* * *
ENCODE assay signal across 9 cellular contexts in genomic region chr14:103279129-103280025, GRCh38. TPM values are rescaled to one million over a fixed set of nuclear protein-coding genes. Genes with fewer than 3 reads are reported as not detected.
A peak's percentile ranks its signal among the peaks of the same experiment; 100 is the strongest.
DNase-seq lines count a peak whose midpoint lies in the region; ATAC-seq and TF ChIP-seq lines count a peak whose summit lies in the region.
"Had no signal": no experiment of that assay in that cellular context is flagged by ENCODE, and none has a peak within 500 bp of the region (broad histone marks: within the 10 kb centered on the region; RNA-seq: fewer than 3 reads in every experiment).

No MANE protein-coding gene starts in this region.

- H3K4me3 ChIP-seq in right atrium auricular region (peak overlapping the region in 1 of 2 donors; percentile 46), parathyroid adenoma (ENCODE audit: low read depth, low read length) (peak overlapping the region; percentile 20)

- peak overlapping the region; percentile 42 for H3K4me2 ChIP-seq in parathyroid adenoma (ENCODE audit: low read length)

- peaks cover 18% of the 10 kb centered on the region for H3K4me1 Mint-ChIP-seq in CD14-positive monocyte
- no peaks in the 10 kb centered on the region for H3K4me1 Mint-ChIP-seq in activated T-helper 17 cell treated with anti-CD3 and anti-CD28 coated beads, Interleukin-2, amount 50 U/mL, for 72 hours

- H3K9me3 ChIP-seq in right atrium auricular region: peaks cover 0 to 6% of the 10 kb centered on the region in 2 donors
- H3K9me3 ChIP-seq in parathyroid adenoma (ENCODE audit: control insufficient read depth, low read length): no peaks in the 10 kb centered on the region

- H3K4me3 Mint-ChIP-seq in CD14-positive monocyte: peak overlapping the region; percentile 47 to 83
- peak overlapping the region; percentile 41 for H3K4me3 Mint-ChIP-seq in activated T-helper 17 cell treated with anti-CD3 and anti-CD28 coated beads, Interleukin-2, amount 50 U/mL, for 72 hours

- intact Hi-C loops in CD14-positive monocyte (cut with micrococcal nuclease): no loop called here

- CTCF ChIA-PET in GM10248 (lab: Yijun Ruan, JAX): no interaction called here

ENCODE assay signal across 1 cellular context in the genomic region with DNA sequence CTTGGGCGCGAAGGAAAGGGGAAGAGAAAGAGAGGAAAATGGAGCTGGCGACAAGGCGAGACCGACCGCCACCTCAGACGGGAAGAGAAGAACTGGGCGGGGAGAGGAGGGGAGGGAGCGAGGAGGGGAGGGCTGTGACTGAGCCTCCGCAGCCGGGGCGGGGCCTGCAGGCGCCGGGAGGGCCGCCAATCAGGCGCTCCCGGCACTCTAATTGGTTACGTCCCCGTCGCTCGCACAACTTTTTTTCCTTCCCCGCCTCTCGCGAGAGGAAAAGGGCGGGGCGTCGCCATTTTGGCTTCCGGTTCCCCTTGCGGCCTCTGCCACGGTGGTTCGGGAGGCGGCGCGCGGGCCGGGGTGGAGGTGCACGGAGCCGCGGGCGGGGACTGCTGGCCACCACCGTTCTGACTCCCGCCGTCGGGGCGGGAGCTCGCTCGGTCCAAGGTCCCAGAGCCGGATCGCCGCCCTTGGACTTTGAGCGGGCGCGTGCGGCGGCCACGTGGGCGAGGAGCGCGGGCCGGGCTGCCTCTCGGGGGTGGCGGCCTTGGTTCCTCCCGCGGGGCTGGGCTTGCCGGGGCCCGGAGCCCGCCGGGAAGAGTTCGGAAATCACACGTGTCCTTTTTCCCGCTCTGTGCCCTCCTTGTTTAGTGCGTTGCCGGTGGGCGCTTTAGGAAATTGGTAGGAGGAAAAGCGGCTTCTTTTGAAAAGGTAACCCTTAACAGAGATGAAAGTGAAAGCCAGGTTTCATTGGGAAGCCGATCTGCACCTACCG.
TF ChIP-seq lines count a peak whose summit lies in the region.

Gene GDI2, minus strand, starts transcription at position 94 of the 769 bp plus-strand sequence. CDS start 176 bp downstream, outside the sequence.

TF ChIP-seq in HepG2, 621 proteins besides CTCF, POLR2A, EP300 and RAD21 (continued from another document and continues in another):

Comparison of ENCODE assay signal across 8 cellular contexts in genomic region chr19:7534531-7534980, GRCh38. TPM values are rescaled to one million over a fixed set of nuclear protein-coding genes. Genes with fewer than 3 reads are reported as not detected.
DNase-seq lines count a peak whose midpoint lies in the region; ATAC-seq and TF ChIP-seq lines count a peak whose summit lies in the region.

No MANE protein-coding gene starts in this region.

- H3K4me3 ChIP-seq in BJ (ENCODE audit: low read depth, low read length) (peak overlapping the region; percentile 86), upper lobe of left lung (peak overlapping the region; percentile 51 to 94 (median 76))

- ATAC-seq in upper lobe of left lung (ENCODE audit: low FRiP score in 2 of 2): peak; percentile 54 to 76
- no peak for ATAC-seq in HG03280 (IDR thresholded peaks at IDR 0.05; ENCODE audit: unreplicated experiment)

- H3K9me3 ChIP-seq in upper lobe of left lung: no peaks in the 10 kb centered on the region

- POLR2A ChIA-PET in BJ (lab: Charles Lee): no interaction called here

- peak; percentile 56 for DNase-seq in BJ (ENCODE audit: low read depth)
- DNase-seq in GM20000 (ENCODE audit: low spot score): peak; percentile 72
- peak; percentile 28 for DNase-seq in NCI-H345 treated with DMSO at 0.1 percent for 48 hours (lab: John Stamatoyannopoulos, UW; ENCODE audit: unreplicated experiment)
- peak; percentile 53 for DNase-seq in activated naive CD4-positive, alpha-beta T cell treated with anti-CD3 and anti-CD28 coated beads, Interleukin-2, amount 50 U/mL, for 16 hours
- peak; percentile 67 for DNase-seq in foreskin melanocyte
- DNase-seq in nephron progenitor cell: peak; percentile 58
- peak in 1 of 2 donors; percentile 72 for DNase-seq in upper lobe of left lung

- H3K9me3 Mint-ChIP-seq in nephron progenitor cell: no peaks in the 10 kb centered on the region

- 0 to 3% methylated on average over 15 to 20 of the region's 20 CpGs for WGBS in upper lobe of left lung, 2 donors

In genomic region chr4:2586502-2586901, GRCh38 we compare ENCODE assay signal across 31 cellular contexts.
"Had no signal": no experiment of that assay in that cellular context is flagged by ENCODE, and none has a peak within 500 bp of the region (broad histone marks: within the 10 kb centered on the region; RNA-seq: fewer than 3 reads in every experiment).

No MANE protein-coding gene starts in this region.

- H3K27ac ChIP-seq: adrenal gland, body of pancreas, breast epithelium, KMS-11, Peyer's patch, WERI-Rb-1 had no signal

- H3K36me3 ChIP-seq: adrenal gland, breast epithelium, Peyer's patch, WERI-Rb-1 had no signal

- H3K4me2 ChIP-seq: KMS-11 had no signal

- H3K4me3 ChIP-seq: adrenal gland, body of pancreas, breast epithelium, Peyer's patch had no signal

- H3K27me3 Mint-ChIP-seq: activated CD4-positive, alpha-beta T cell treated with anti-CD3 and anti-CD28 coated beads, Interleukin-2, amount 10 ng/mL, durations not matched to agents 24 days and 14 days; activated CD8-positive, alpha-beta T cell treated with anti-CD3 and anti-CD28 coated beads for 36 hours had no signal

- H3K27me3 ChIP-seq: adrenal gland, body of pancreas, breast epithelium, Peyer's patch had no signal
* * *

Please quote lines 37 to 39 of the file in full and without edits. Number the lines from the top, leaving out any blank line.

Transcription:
In genomic region chr4:2586502-2586901, GRCh38 we compare ENCODE assay signal across 31 cellular contexts.
"Had no signal": no experiment of that assay in that cellular context is flagged by ENCODE, and none has a peak within 500 bp of the region (broad histone marks: within the 10 kb centered on the region; RNA-seq: fewer than 3 reads in every experiment).

No MANE protein-coding gene starts in this region.